I’ve accepted that I will probably not make it through all the Hugo reading before it’s time to vote. Uff da — what would I do in a normal year, when there aren’t chunks of the ballot that I’ve ruled out entirely? I have no idea. As it stands, I already kind of resent the amount of time I’ve spent reading things that aren’t what I would have chosen if left to my own devices. Possibly this means I am just not good Hugo voter material.
But anyway! I figure that before I make my (extremely belated) post about what I read in June, I should make a post about what I’ve read out of the Hugo packet. Not so much because I’m campaigning for people to vote in a particular way — rather, I want to work through my reactions to things, and my first attempt at thinking through “do I consider this to be Hugo-worthy material?”
If you need to refresh your memory on my personal Hugo reading rules, do so now. I did indeed end up reading some of the Puppy candidates, though I did not finish them all. I’m skipping over the Dramatic Presentations and the artists in this post.
Haven’t tackled this one. Made an executive decision to leave it until last, because one novel would eat up as much time as another entire category (or more than one), and because I’ve already read one of the non-Puppy nominees; of the other two, I haven’t yet read Ancillary Justice (therefore am reluctant to pick up Sword, because spoilers), and I know The Three-Body Problem isn’t going to be my kind of book, however well-written it may be.
Got to skip most of this category, thanks to the Wright/Castalia House skew. Started in on Flow by Arlan Andrews, Sr, but bounced right out of it. Had way too many italics for emphasis and Unnecessarily Capitalized Words for my taste.
I may very well vote “No Award” on this one. To say that I found the sole non-Puppy candidate (“The Day the Earth Turned Upside Down” by Thomas Olde Heuvelt) rather underwhelming is kind: the effectiveness of the story depends heavily on how sympathetic you find the protagonist, and I wanted to drop-kick him off the planet. Gravity has reversed itself (sort of) and people are falling to their deaths in the atmosphere, but that’s the second time the world ended because the first was when your girlfriend broke up with you? Nope, nope, and nope. Plus Heuvelt admitted in the interview that he wasn’t really interested in the how or why of the gravity reversal, but was just using it as more of a metaphor, and that’s an approach I rarely enjoy. So: not impressed. Not inclined to say it’s Hugo-worthy.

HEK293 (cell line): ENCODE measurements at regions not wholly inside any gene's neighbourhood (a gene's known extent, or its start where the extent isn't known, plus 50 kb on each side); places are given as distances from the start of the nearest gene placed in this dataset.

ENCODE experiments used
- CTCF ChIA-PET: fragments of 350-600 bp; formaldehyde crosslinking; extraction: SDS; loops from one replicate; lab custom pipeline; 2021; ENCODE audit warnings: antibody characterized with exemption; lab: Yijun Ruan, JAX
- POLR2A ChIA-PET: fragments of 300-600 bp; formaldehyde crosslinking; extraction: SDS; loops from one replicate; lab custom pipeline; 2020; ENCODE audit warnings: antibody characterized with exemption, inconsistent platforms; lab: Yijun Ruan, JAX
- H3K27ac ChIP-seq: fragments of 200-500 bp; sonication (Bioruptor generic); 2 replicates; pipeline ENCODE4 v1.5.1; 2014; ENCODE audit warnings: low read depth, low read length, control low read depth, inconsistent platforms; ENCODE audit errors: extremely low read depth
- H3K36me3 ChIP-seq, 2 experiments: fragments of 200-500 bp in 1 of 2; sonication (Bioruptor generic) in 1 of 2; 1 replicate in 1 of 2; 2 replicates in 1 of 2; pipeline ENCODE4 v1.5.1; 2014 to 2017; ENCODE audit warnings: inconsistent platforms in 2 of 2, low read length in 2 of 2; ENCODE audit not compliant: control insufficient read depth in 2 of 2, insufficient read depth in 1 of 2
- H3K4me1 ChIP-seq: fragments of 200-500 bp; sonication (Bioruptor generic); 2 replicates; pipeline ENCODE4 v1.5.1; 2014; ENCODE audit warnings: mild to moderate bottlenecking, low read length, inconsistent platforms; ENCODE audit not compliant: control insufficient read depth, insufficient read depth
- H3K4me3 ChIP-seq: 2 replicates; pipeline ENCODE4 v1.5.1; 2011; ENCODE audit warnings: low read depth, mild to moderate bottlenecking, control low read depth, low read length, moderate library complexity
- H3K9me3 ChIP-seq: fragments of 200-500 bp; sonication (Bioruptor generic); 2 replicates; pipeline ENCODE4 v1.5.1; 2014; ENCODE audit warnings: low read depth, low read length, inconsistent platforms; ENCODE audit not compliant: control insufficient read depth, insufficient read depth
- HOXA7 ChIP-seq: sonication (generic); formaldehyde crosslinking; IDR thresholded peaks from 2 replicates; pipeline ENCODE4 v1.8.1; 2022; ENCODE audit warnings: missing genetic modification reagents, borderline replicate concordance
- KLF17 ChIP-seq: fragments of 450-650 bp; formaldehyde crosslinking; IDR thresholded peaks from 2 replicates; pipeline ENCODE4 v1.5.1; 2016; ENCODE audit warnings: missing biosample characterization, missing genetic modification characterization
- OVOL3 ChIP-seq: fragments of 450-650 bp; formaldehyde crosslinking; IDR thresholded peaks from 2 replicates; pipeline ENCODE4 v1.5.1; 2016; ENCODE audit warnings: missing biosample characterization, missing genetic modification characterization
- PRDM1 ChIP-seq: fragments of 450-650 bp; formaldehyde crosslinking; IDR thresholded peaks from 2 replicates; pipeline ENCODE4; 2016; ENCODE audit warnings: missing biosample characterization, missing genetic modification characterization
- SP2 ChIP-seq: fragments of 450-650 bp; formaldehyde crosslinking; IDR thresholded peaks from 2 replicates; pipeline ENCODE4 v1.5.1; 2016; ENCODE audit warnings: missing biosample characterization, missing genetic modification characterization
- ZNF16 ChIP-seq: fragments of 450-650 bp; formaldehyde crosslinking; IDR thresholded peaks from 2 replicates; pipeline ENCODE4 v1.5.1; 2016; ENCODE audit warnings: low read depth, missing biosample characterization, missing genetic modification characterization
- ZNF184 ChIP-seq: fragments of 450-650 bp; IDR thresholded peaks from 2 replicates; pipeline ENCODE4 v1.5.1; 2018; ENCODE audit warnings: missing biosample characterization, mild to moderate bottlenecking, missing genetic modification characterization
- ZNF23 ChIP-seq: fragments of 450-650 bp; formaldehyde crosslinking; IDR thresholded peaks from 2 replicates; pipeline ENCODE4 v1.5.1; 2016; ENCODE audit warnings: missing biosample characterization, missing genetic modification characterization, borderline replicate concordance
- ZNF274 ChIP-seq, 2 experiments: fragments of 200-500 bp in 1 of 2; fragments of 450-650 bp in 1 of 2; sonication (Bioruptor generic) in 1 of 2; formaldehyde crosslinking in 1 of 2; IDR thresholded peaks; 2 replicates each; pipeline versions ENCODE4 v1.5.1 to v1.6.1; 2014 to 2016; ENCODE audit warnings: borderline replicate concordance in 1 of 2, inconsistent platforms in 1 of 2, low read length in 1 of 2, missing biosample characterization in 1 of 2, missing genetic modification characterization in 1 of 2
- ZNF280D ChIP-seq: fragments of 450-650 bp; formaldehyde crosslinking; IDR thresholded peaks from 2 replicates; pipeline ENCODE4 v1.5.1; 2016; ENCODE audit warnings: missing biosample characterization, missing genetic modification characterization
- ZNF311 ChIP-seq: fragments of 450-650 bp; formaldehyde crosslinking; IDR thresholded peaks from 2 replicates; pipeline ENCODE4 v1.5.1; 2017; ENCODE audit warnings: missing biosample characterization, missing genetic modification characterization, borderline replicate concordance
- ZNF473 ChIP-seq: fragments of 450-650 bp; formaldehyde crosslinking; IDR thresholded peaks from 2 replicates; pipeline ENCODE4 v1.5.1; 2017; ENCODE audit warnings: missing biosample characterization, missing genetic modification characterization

The Puppy candidates ranged all over. “Ashes to Ashes, Dust to Dust, Earth to Alluvium” by Gray Rineheart) was decent; “Triple Sun: A Golden Age Tale” by Rajnar Vajra was almost quite good, but tripped over its own determination to be clever at the end. “The Journeyman: In the Stone House” by Michael F. Flynn drove me up the wall with the inconsistency of its diction; I would have liked the effect if the high-flown language mapped to the plavver dialogue and the folksy tone to the sprock, but it didn’t seem to. Then there was the female character who felt like she stepped straight out of Golden Age SF (and not in a good way). When I hit the point where one of the characters assured her that “babe” was a term of respect for women, I put the story down. Then there was “Championship B’tok” by Edward M. Lerner: I bounced out of it early on, wondered if maybe I hadn’t given it a fair chance, tried again, bounced out again, and could not tell you what it was about if you paid me. It made that little of a mark on my brain.